Perfectly calibrated suspension and optimized front-end geometry let the
Stryker handle be
They say: "Time for an attitude adjustment!"
We say: "Yeah, for this bike: Star should roughen this one up."
It's time to end this endless debate over metric versus American, liquid- versus air-cooled, raked versus bobbed. Choppers can be all—or none—of the above. It doesn't matter where a bike is built, or what it's built from. If it activates your inner thug and strikes a touch of fear into anyone watching you roll by, it qualifies. A chopper is a state of mind.
With this in mind, we set off for wonderfully weird Austin, Texas, to spend a day not waving at other bikers aboard Star's all-new (and unfortunately spelled) Stryker, the latest offering from Yamaha's stand-alone cruiser division. Mixing traditional chopper styling with a modern four-valve, liquid-cooled, 1304cc (80 c.i. in bro'-speak) V-twin, the Stryker fills the hole in Star's custom lineup between the V-Star 950 and the 1854cc Raider. But does it deserve the chopper tag?
Though it resembles the Raider, the smaller-displacement Stryker features an
The Stryker looks the part. Styled by American design house GKDI, it cuts the correct, raked-out, Pro Street profile, though the kinked pipes and fender stays look cartoonish. Internal oil and cooling lines disguise the engine, while "revolver-slit" details on the gauge cluster and other metal trim add some high-end appeal. Too bad more time wasn't spent hiding the horn and charcoal canister, artlessly tacked to the right and left footpegs, respectively. Three available metal-flake colors—red, blue and, for slightly less money, black-are attractive, if conservative for a chopper. Star/Yamaha logos are minimal and above the clear coat for easy removal. Not so those tribal flames, a look that's so 20th century.
The feet-forward, "fists-in-the-wind" riding position is right-on, and the ergonomics are surprisingly compact. The 26.4-inch seat height is the lowest in Star's lineup, and a narrow seat/tank juncture makes the bike easy to maneuver at a stop. The deep-scooped, "sit-in" saddle proved supportive and comfortable. Long, pullback risers facilitate an easy reach to the drag-style handlebar, and low-mounted footpegs are likewise close by. The riding position seems cozy compared to competitive offerings, worth noting since Star suggests as many as 35 percent of Stryker buyers will be female.
Star designed the Stryker to be easily customized. Fenders are real steel,
and belt final
A wide rear tire and tall, 21-inch front wheel are expected on a chopper, but Star labored to keep these styling choices from compromising handling too much. The 210mm-wide rear Bridgestone Exedra looks phat but still rolls easily onto its shoulder, while an oversized, 120/70 front tire-a narrower, 90/90 is more common in this segment—enhances traction while improving tracking and stability, especially over grooved pavement. Carefully engineered 6-degree triple clamps allow a radical 40 degrees of fork rake yet maintain a reasonable 4.3 inches of trail. Steering is surprisingly neutral; the front wheel only flops at extremely low speeds and the very edge of the turning radius.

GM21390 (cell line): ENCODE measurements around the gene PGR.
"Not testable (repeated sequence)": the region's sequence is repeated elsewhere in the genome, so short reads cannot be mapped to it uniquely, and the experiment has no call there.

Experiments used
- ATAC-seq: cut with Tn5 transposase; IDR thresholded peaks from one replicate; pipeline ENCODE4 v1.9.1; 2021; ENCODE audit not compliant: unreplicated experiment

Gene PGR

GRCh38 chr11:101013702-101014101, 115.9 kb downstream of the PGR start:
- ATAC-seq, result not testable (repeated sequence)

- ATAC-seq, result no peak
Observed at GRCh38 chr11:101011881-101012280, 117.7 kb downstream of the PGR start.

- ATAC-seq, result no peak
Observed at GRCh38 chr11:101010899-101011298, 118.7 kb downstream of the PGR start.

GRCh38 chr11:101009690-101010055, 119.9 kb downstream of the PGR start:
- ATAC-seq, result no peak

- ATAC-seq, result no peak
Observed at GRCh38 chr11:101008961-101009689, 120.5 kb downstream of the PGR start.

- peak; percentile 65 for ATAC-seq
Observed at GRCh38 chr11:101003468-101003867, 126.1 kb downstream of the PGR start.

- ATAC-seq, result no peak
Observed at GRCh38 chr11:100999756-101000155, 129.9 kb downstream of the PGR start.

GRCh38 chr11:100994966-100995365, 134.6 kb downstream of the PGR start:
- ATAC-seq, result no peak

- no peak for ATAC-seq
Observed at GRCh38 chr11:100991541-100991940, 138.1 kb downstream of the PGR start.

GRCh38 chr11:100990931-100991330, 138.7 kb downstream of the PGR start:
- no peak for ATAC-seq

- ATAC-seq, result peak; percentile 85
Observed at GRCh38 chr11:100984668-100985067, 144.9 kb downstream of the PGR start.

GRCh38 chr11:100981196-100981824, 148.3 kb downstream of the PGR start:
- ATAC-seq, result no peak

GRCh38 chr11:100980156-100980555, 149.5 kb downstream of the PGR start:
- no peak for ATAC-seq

Like any radically raked chopper, the Stryker's high-speed handling can be flighty. Firm, well-damped suspension keeps the bike planted better than expected, however, delivering a smooth ride over well-maintained pavement without bottoming or diving excessively when the road gets rough. Braking performance is excellent for a chopper, but merely adequate by any other measure. A single two-piston front caliper mated to an oversized, 320mm rotor overwhelms that skinny front tire, breaking traction before you can apply maximum braking force. The oversized rear brake is similarly overpowered, and easy to lock if not carefully modulated.
The liquid-cooled, four-valve, 60-degree V-twin is lifted from the V-Star
1300, with sligh
The Stryker utilizes the same 60-degree, SOHC, V-twin as the V-Star 1300, with higher-lift roller rockers and minor ECU and exhaust-tuning changes to provide a slight boost in power. Star officials didn't disclose any horsepower figures and output frankly felt underwhelming from the saddle. We don't expect a mid-sized chopper to break the tire loose, but whacking the throttle should at least stretch your arms. The softly tuned, 646-lb. Stryker accelerates with all the authority of a Yamaha Majesty mega-scooter, failing one key character test. At least there's no 99-mph speed governor like on Honda's Fury; we were able to coax low triple-digit speeds from the Stryker.
Lackluster output aside, Star got everything else right with the engine. Dual balancer shafts keep vibration to an acceptable minimum, and the exhaust note is outstanding: all power pulse without any raspiness, and a muscular burble on decel. The twin-barrel throttle body is flawlessly calibrated, though driveline lash off closed throttle was bothersome at low speeds. The five-speed gearbox is slick, tight and easy to navigate, and clutch pull is reasonable, too.
Crafty component choices like a wider 120/70 front tire and 320mm front
brake make the Str
The end result is a very competent, almost completely soulless facsimile of a late-'90s chopper. Star is proud of how functionally proficient the Stryker is—indeed it offers surprisingly uncompromised performance for a raked-out, fat-tire bike—but that's missing the point. Even the best-handling chopper kicks rocks compared to almost any other motorcycle. A proper chopper needs that X-factor to put the rider in the right state of mind. Star's rowdier Raider is rightfully called a chopper; the Stryker needs more power and less polish to be called the same.